The Royal Gunpowder Mills site is an important industrial monument containing one of the most extensive ranges of industrial archaeology in the country.


The saltpetre melting and the ingredient mixing houses adjacent to the exhibition centre date from the time of Government purchase in 1787 and mark the beginning of the application of scientific method to gunpowder manufacture.

Production followed the route of the Millhead Stream, which provided power. The production process involved nine different operations with each set of buildings served by a central water wheel. The Millhead complex was one of the first factory systems in Britain. The steam powered gunpowder incorporating mills to the east of the Millhead are an impressive expression of the growing power of the nation in the Victorian period and the underfloor drive train reflects the weight and bulk which charactensed Victorian engineering. 

Chemical Explosives

The end of the dominance of gunpowder coincided with the end of the Victorian era in the last years of the 19th century. The 20th century ushered in the era of organic chemistry applied on an industrial scale to explosives and a wide range of other products. The north of the site containing the chemical explosive production area is an evocative industrial landscape with grass covered blast mounds, prominent features such as the nitrating hill and deserted process buildings such as the mixing houses where a large part of the cordite requirements of the British Forces literally passed through the hands of a handful of skilled workers engaged in the dangerous task of mixing the ingredients.  

Hydraulic Power

The gunpowder and explosives industry was a significant user of hydraulic power. The 1856 water powered hydraulic press is unique. The era of steam produced hydraulic power is represented by the Group E Mill central production point with its tall accumulator tower and the other accumulator towers. Various hydraulic powered process buildings survive.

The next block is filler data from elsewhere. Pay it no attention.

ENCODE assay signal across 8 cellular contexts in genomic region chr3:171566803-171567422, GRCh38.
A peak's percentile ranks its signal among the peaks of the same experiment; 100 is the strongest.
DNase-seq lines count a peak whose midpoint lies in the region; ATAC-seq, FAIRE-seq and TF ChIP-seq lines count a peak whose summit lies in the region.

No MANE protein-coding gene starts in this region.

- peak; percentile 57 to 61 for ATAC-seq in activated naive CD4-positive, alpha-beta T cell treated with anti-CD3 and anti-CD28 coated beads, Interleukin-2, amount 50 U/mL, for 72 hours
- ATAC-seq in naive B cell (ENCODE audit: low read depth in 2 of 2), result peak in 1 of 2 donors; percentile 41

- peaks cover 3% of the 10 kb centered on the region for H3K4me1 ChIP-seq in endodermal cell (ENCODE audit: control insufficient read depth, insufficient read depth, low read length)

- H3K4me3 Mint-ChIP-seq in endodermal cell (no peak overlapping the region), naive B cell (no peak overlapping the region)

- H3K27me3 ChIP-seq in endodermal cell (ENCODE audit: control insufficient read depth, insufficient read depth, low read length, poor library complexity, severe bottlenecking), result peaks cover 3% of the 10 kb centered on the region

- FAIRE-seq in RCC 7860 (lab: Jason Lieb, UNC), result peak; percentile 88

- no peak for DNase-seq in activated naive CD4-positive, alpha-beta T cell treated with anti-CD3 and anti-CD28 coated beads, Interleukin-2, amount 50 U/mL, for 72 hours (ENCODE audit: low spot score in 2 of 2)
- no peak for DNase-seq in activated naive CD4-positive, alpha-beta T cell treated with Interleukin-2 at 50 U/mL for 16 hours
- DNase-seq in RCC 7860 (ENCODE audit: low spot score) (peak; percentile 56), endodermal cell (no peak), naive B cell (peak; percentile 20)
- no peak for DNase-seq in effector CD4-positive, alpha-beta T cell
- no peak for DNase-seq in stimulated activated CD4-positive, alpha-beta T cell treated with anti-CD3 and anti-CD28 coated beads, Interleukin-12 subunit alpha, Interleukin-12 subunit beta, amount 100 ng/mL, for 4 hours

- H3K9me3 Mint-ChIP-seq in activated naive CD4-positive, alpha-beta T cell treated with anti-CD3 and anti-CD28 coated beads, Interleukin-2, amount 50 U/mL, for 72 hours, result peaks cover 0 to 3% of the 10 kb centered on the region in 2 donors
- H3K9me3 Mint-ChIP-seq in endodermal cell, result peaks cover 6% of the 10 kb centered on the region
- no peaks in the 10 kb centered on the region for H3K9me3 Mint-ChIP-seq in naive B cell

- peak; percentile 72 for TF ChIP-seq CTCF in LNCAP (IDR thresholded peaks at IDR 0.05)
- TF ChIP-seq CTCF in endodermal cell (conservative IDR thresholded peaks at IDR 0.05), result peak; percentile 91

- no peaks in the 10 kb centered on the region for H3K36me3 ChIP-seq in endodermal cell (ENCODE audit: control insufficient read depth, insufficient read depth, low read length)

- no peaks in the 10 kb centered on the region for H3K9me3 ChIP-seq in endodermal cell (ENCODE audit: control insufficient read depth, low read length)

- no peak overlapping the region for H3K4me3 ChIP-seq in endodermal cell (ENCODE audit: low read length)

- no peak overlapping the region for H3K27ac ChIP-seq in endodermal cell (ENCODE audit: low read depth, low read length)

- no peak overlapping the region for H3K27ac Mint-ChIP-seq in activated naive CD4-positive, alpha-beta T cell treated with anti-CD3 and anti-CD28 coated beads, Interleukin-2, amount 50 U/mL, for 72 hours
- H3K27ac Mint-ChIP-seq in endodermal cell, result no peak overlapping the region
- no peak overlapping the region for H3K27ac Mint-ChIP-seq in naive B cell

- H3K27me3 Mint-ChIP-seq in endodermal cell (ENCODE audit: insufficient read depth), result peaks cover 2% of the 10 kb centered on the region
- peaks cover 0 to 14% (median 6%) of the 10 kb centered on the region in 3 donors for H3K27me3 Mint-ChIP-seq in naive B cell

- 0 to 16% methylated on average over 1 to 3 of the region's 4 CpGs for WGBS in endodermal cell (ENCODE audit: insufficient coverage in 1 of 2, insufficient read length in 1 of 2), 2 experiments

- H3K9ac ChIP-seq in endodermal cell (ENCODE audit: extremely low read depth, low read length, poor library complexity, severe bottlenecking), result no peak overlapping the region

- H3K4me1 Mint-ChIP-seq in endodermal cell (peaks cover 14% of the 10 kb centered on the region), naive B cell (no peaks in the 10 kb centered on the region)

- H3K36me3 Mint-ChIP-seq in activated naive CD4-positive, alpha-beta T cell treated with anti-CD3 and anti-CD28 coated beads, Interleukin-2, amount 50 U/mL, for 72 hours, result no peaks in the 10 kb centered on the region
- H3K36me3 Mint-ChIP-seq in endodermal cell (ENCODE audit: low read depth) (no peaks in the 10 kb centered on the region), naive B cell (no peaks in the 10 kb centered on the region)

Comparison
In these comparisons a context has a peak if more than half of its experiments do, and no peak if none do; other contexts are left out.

The waterways of the Mills are a unique two level industrial canal system, originally extending to five miles, with two locks between the levels and a cut to the Lee Navigation to enable the transportation of finished product by sailing barge to magazines on the Thames. Smooth shock free water was preferable to road for transport of materials between the process buildings.

Industrial Railways

When the first steam powered incorporating mills were built in 1857 a hand pushed tramway was introduced linking the mixing house and the mill. The gauge was changed to l8 inches in the late 1890s. This system was gradually extended and further extended when in 1917 paraffin - petrol locomotive working and later battery electric traction was introduced. An industrial railway with authentic rolling stock is being re-created on the site.


One of the main activities of the post WWII research era was investigation of rocket propulsion materials. Test firing was carried out in the buildings of a disused nitroglycerine factory in the New Hill area. The photo to the right shows Rocket Propellant Testing at No. 2 Firing Point, New Hill.

The Archive

Reflecting the industrial archeology of the site, the Mills Archive has an extensive holding of historical maps dating from 1590 and building drawings from the 1850s. In addition, around 5000 documents and 80,000 images are held, covering the history of gunpowder and explosives manufacture with particular reference to Waltham Abbey.